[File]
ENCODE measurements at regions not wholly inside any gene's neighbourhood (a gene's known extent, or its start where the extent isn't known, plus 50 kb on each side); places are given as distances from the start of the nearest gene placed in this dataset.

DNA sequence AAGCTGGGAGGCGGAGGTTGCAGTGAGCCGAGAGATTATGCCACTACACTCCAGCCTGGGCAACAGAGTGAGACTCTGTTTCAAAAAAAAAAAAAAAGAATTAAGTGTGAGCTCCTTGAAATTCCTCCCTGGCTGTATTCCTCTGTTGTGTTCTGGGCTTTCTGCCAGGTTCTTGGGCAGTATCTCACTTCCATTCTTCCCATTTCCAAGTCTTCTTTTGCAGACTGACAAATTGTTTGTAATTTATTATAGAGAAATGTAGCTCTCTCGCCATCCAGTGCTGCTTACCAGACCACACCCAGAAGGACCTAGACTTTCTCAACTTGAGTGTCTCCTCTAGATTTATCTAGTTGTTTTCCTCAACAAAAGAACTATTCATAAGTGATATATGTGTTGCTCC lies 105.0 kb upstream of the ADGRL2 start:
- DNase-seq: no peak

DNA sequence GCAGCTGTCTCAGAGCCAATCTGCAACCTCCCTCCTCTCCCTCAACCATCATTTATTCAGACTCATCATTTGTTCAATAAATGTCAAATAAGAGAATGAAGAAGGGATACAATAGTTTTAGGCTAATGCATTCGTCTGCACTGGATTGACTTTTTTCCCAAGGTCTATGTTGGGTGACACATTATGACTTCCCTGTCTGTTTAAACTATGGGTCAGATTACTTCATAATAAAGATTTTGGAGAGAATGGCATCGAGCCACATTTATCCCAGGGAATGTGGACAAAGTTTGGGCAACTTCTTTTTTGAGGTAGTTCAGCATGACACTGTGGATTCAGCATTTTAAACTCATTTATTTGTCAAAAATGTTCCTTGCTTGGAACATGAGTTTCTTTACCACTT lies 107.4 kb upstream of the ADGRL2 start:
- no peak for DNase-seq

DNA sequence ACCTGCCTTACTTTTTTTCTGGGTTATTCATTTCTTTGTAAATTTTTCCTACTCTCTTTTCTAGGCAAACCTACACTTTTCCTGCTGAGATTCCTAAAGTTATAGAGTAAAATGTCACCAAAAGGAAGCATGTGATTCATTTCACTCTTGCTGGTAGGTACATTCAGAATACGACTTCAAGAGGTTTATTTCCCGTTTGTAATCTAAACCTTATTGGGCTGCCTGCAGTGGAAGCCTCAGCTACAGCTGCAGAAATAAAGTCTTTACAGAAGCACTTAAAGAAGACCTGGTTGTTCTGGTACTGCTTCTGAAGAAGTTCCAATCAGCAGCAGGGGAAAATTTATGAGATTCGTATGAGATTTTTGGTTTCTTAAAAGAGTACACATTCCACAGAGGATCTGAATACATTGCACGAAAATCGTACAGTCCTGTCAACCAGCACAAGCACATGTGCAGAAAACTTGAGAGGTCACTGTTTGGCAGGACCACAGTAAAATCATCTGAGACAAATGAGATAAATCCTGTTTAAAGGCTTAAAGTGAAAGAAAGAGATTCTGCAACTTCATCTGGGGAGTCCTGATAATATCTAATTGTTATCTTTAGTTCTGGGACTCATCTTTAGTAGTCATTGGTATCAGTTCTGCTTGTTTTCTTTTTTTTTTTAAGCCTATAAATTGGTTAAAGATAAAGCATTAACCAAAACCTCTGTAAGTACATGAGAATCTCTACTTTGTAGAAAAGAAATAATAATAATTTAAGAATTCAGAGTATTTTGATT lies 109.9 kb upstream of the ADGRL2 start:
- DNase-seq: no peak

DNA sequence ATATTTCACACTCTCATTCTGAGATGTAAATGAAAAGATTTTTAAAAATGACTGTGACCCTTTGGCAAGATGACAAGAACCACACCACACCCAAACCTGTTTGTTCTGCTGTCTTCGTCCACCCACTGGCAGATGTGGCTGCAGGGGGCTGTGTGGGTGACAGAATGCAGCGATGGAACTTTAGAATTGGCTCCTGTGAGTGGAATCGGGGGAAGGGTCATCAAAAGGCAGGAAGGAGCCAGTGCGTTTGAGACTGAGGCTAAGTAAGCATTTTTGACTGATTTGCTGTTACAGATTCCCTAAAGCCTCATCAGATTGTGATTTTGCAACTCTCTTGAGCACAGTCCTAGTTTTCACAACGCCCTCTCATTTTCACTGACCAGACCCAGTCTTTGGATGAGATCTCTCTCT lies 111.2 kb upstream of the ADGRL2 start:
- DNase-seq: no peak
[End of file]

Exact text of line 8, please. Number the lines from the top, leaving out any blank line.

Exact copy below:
DNA sequence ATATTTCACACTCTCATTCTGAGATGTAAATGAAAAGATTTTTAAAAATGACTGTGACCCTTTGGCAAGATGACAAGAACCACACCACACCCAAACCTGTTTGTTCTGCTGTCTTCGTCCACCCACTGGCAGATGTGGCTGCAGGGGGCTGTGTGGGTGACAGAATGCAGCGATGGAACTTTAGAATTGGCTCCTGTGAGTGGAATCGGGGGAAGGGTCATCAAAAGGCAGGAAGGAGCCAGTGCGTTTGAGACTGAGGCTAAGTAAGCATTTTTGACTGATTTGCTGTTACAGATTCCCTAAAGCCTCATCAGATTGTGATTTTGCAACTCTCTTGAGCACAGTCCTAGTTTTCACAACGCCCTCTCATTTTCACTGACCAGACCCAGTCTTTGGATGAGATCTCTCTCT lies 111.2 kb upstream of the ADGRL2 start: